Creating a playbook for experimentation keeps everyone from trying to reinvent the wheel. Identify what qualifies as test worthy, adequate sample sizes, success measures and methodologies, and feedback mechanisms.
Make Space on the Roadmap
Product roadmaps and an uncertain future seem incompatible. The whole point of the product roadmap is to tell the audience what you’re going to do. However, you can’t provide specifics if you’re continually changing course based on the latest findings.
This is where a theme-based product roadmap can be a game-changer. Unlike traditional product roadmaps detailing every specific feature and delivery date, a feature-less product roadmap prioritizes goals and objectives while leaving the implementation unspecified. Its gives you room to test and learn while still communicating what you’re trying to achieve and where the product is heading at a high level.
If roadmapping also includes budgeting and resource allocation, carving out a consistent chunk for these activities is a must. Once those get locked in, it’s nearly impossible to scrounge up the dollars and cycles needed to conduct experiments. You’re essentially pulling those away from revenue-generating activities.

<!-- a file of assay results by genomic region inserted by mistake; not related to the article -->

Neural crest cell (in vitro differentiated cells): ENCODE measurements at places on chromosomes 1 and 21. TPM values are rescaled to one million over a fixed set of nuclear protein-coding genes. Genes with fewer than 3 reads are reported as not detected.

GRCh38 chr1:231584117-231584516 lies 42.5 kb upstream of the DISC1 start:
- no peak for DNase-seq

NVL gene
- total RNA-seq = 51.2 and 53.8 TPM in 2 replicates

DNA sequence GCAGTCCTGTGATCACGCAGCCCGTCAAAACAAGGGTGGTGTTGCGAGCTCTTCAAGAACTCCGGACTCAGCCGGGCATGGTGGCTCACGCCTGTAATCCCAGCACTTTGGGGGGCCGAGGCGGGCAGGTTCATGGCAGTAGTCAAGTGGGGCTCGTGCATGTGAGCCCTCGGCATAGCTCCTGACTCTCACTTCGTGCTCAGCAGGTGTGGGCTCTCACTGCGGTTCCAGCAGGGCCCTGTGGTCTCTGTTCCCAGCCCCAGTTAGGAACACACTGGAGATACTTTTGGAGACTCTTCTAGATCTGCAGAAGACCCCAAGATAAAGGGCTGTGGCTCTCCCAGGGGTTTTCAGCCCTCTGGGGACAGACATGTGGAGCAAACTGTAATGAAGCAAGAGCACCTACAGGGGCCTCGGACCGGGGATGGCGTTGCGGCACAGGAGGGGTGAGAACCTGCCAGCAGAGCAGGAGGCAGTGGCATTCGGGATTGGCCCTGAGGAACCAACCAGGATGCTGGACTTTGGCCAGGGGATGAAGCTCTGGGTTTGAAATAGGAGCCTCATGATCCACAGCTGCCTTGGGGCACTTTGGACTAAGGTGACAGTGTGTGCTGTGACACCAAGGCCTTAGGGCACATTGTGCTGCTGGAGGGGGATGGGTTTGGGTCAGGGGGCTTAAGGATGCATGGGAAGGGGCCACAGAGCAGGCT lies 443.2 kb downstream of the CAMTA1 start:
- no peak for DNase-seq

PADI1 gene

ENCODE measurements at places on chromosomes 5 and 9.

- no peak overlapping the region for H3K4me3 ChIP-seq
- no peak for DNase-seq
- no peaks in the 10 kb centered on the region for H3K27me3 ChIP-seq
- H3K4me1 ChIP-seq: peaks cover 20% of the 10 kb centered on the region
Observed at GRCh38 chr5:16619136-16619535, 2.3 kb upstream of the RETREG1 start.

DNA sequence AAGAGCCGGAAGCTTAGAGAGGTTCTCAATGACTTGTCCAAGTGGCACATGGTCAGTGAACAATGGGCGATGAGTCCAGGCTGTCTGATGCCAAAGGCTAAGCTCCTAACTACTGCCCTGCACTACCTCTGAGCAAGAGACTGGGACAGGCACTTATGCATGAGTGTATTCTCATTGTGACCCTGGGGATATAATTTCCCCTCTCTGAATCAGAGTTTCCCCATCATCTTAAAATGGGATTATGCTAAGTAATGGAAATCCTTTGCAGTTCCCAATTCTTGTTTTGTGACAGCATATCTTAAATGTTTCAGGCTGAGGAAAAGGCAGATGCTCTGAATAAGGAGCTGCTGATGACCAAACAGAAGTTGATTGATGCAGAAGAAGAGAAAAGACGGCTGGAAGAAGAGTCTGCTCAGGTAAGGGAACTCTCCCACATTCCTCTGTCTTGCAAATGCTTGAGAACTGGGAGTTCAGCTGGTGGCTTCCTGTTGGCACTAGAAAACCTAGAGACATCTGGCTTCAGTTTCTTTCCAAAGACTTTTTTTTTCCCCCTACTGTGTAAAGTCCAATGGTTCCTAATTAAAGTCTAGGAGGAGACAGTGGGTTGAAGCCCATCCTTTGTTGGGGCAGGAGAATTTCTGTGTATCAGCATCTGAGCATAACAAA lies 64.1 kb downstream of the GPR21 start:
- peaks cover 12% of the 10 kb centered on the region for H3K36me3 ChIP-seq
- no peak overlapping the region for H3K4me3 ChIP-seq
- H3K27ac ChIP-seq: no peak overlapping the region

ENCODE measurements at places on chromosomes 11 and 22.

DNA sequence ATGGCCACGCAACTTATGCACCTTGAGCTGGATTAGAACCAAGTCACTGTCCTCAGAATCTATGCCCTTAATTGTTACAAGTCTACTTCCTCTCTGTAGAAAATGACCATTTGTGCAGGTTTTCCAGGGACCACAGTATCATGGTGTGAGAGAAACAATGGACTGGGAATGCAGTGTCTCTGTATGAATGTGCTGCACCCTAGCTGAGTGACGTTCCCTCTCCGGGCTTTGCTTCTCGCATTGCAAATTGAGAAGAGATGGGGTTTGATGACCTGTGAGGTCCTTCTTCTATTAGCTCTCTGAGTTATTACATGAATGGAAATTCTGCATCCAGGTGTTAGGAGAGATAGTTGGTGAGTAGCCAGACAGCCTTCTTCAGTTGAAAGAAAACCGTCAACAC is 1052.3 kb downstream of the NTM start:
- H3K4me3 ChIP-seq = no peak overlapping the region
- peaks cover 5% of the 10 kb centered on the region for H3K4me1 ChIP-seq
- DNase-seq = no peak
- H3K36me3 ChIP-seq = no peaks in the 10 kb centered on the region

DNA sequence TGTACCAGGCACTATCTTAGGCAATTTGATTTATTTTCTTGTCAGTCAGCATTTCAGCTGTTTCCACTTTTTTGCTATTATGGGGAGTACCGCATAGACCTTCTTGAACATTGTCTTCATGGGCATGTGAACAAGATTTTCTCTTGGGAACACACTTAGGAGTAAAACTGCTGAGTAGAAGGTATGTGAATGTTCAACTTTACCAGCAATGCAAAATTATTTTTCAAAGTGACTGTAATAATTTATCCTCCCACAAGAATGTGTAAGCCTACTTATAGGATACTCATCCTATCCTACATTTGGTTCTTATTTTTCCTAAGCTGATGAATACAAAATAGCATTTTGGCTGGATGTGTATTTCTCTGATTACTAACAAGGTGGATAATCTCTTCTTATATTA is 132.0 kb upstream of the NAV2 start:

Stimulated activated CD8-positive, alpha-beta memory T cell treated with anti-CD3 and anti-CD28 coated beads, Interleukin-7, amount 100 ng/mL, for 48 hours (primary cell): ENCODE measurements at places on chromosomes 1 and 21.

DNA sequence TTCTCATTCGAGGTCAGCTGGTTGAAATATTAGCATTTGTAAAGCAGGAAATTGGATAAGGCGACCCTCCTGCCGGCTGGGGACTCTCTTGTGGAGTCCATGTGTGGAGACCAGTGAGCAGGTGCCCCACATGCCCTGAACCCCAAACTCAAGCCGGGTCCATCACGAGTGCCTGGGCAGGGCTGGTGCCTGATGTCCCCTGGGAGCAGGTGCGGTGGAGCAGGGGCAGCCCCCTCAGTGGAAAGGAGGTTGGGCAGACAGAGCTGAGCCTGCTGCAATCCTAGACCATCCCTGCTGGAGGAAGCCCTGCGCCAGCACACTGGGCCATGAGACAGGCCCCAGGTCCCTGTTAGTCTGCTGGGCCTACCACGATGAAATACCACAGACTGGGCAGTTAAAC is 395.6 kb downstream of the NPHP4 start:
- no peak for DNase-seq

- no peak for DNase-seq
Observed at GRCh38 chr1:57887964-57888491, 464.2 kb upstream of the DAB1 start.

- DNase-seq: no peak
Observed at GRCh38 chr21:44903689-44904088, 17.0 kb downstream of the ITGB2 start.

Product Innovation: Invisible Rewards
The Road Not Taken is more than just a poem we had to memorize in middle school. It represents the opportunity costs of the choices product teams make. We can only choose one route, and each turn we take costs both dollars and sense and reputational capital.
The faster you realize you’ve made a wrong turn, the quicker you can turn around or course correct. Better yet, via experimentation, you can deploy an advance scout before your whole caravan suffers the same fate.
So celebrate failure! Cheer the discovery of dead ends and duds! Rejoice in the knowledge you’ve avoided a big mistake by making a small one. Rethink product innovation and make experimentation and learning a fact of life.
For a deeper dive into building a culture of experimentation, check out the Product Manager to Product Leader ebook for more lessons and tips from industry experts.